Corby Kummer at The Atlantic discusses how to make a “simple cup of coffee.”
Spoiler: It’s actually not all that simple.
I’ve always opted for unplugged, no-think, early-morning ways to brew. That’s why in my book The Joy of Coffee I advocate manual drip, a simple version of what today’s shops call “the pour-over”—and what I call “the agonizing pour-over.” My method involves putting grounds into a metal filter (which lets through more flavor than a paper filter), evenly pouring a small amount of hot water over the grounds to thoroughly wet them, and then letting the flavors “bloom” for 15 to 30 seconds or so before pouring the rest of the water over the wet grounds in a slow but steady stream. Simplicity itself, even if the hot-water-to-grounds ratios for different amounts of brewed coffee that I recommend in the book took weeks to work out.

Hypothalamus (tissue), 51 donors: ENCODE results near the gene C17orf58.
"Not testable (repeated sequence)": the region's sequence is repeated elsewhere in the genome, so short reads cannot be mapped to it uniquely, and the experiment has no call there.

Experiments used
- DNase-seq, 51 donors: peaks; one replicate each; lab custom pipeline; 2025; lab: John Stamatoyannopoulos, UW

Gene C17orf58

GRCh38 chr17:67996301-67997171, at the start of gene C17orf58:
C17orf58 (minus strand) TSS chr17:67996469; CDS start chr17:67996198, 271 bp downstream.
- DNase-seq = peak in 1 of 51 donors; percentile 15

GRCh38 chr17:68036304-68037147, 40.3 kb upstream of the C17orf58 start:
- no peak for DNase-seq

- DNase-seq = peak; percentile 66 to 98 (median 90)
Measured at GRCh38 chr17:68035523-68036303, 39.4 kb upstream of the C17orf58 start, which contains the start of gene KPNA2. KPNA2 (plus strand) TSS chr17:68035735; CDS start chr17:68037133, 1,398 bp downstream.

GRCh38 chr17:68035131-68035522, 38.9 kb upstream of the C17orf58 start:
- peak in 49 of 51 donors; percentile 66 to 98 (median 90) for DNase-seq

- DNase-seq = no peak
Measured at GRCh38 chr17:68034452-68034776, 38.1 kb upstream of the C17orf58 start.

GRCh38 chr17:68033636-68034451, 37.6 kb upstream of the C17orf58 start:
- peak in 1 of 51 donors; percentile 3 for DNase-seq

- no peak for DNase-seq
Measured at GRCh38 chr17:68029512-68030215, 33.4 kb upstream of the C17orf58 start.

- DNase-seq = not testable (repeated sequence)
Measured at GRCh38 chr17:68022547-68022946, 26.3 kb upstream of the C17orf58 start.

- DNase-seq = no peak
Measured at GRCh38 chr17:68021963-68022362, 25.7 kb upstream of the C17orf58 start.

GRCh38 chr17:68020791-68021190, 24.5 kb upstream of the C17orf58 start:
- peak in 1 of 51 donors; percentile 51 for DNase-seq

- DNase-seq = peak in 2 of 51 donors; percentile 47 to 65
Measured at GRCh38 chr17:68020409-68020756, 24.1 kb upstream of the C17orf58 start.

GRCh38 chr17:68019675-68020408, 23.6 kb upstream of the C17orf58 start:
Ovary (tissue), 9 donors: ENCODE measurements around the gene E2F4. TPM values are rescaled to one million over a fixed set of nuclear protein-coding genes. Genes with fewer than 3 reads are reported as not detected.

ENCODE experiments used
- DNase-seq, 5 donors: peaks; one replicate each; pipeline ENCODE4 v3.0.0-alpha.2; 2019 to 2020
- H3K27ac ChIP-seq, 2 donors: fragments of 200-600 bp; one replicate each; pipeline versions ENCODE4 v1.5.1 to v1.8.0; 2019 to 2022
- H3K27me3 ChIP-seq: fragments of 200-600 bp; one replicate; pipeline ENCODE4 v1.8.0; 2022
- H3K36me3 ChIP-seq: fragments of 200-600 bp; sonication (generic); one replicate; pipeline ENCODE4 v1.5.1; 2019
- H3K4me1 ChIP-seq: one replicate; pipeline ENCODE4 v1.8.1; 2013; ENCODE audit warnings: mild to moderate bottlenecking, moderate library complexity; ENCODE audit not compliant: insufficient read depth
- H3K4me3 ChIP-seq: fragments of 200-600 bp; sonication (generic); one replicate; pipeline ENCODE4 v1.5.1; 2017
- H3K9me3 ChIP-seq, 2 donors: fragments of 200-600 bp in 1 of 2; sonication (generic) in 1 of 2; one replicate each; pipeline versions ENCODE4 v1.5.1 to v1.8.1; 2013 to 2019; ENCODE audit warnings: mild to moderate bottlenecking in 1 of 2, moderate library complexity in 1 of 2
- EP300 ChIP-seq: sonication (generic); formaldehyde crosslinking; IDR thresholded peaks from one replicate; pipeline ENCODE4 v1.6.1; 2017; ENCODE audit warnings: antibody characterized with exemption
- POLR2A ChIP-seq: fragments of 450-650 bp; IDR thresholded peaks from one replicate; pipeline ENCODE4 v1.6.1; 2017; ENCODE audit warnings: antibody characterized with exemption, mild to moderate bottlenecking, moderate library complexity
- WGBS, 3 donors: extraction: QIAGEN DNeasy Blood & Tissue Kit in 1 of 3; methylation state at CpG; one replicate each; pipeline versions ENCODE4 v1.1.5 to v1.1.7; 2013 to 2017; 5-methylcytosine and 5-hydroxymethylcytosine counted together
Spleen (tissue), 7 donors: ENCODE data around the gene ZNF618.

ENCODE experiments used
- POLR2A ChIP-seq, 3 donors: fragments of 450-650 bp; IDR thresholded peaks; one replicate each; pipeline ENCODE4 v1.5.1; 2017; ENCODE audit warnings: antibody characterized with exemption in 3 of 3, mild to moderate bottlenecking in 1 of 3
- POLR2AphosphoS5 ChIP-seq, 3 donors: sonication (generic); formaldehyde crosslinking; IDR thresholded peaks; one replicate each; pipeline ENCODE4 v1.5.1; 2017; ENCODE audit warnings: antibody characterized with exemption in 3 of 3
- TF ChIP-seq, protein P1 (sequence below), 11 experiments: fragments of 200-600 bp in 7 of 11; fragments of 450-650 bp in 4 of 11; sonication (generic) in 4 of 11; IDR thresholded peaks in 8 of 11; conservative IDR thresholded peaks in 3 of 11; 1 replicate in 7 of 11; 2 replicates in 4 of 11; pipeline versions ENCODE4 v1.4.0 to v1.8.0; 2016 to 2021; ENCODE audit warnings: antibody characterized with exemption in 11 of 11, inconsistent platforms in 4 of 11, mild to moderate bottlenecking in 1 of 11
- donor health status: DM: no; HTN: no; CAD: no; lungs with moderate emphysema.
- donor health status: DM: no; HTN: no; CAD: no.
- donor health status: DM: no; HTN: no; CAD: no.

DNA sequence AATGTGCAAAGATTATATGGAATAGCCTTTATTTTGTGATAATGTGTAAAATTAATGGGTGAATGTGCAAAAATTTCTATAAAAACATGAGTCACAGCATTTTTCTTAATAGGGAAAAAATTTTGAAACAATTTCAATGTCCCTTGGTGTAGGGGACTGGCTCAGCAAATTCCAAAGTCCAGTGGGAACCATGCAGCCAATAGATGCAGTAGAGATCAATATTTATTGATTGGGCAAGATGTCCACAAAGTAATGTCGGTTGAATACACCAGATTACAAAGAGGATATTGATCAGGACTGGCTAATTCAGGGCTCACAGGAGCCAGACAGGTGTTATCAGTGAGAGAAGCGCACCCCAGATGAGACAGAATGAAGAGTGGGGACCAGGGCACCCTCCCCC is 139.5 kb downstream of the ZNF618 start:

I was born well before the rise of Starbucks when Maxwell House was a common fixture in a coffee drinker’s home, and office coffee wasn’t Flavia or even a Keurig but an anonymous packet of grounds that percolated through a soon-to-expire Mr. Coffee. No matter where you worked the office rules dictated that whoever finished the pot had to make another, so for hours, you’d see a thin layer of black liquid that was not “good to the last drop” slightly burning at the bottom until someone desperate for caffeine gave in and made the next pot.
I can’t state definitively if life is better now that we know all about Kenya and Ethiopian reserve blends. Although my mother, who took her coffee black, would probably insist that if you’re going to dilute your cup with cream and sugar, you might as well stick with freeze-dried crystals.